32. Clarke, Dean & Oliver, pp. 234-5; further in `Southern Cross sues former auditor', SMH 19/9/95, p. 29; `AWA auditor to pay $12.2m in damages', SMH 8/4/93, pp. 29, 34; `Court orders Deloitte and Corrs to pay $1.8m', SMH 21/7/97, p. 41; on Westpac's 1991 accounts, E. Carew, Westpac: The Bank That Broke the Bank (Sydney, 1997), ch. 12; legal discussion in B. Feldthusen, Economic Negligence (3rd ed, Scarborough, Ont, 1994), pp. 117-24; G.R. Masel, Professional Negligence of Lawyers, Accountants, Bankers and Brokers (2nd ed, North Ryde, 1989), ch. 4; B. Chapman, `Limited auditors' liability: economic analysis and the theory of tort law', Canadian Business Law Journal 20 (1992): 180-214.
33. See Mr Justice Bryson, `Statutory interpretation: an Australian judicial perspective', Statute Law Review 13 (1992): 187-208.
34. `Interpreting statutes -- a new challenge to accountants and lawyers', The Chartered Accountant in Australia 52 (2) (Aug. 1981): 42-3; M.L. Perez, `Wielding the axe on Australia's tax laws', Australian Business Law Review 20 (1992): 362-71.
35. Australian Accounting Standard, AAS 6 (Australian Accounting Standards, Students Edition (1982), p. 1051).)
36. R.H. Parker, P. Wolnizer & C. Nobes, Readings in True and Fair (N.Y., 1996).
37. W. McGregor, `True and fair view -- an accounting anachronism', Australian Accountant Feb, 1992, pp. 68-71.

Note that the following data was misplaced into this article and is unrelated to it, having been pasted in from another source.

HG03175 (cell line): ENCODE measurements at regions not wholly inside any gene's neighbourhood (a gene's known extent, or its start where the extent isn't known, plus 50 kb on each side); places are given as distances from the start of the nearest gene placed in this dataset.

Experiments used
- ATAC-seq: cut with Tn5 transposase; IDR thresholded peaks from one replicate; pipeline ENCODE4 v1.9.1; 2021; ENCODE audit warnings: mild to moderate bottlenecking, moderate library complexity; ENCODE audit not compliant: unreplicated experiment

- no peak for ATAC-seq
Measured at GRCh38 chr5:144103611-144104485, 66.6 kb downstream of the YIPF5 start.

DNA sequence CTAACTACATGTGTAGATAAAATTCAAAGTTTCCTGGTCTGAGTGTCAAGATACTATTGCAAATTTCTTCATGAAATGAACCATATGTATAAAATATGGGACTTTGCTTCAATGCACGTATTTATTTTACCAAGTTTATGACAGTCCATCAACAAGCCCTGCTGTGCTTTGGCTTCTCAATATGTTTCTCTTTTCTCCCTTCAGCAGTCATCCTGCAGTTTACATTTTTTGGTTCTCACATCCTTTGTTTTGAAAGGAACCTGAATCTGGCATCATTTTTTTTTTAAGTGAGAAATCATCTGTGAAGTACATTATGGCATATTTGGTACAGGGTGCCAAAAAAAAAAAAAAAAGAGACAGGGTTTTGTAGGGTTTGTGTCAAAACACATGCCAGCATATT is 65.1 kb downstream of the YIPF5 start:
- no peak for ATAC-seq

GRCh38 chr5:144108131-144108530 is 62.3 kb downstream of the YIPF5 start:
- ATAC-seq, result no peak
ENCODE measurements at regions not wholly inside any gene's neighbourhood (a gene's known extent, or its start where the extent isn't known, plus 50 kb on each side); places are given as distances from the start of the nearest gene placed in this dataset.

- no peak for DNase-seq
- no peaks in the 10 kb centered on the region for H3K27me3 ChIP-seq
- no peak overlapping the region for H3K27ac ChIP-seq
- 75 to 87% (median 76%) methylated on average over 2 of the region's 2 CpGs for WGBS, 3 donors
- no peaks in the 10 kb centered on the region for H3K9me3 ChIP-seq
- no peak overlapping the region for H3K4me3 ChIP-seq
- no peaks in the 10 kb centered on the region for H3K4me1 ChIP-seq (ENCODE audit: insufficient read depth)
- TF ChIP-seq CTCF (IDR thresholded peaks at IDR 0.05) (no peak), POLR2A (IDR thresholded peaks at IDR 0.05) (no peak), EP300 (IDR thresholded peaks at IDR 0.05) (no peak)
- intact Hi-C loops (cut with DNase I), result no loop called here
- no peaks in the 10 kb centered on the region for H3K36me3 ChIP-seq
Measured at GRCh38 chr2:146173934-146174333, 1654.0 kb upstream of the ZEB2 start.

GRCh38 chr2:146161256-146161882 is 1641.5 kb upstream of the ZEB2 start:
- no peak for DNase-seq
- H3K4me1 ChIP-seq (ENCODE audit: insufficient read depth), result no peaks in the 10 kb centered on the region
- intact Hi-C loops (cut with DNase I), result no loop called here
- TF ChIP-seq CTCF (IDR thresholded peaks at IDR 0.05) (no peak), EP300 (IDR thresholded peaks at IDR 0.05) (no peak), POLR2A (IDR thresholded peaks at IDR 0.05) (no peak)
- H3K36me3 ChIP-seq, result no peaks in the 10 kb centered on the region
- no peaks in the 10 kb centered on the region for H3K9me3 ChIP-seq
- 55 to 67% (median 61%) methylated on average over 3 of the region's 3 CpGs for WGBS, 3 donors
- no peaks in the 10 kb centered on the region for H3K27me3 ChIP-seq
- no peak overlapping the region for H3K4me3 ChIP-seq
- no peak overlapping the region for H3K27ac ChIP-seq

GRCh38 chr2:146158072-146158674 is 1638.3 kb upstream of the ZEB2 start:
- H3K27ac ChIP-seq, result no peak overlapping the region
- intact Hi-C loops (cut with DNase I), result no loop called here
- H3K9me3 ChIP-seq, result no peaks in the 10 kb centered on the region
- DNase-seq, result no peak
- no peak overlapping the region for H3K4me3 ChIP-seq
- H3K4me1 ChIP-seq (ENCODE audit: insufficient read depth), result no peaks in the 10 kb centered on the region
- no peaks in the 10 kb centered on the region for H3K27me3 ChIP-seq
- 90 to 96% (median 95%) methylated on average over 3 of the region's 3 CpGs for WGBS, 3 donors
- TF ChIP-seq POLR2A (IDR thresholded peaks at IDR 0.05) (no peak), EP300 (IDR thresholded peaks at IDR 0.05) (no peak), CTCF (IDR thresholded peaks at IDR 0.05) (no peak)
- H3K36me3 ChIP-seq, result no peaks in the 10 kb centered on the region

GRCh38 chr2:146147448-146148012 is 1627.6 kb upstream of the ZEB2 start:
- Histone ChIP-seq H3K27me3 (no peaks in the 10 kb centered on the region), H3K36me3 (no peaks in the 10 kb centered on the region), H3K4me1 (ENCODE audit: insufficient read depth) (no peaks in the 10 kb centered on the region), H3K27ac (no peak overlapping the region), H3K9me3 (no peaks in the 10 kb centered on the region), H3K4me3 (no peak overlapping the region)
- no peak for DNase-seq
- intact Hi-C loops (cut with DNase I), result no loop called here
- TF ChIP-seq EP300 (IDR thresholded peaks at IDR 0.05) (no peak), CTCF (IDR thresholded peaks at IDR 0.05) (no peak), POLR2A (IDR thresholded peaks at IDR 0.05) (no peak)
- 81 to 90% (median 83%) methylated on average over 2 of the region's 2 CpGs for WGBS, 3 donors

38. H.H. Glass, M.H. McHugh & F.M. Douglas, The Liability of Employers in Damages for Personal Injury (2nd ed, Sydney, 1979); J. Munkman, Employer's Liability at Common Law (11th ed, London, 1990); P.W.J. Bartrip & S.B. Burman, The Wounded Soldiers of Industry: Industrial Compensation Policy 1833-1897 (Oxford, 1987), chs 1, 4.
39. J.M. Feinman, Economic Negligence: Liability of Professionals and Businesses to Third Parties for Economic Loss (Boston, 1995); V.P. Goldberg, `Recovery for economic loss following the Exxon Valdez oil spill', Journal of Legal Studies 23 (1994): 1-39; K. Hogg, `Negligence and economic loss in England, Australia, Canada and New Zealand', International and Comparative Law Quarterly 43 (1994): 116-41.
40. See Anns v. Merton London Borough Council  Appeal Cases 728 at 751-2, 757-8.
41. M. Sagoff, The Economy of the Earth: Philosophy, Law and the Environment (Cambridge, 1990).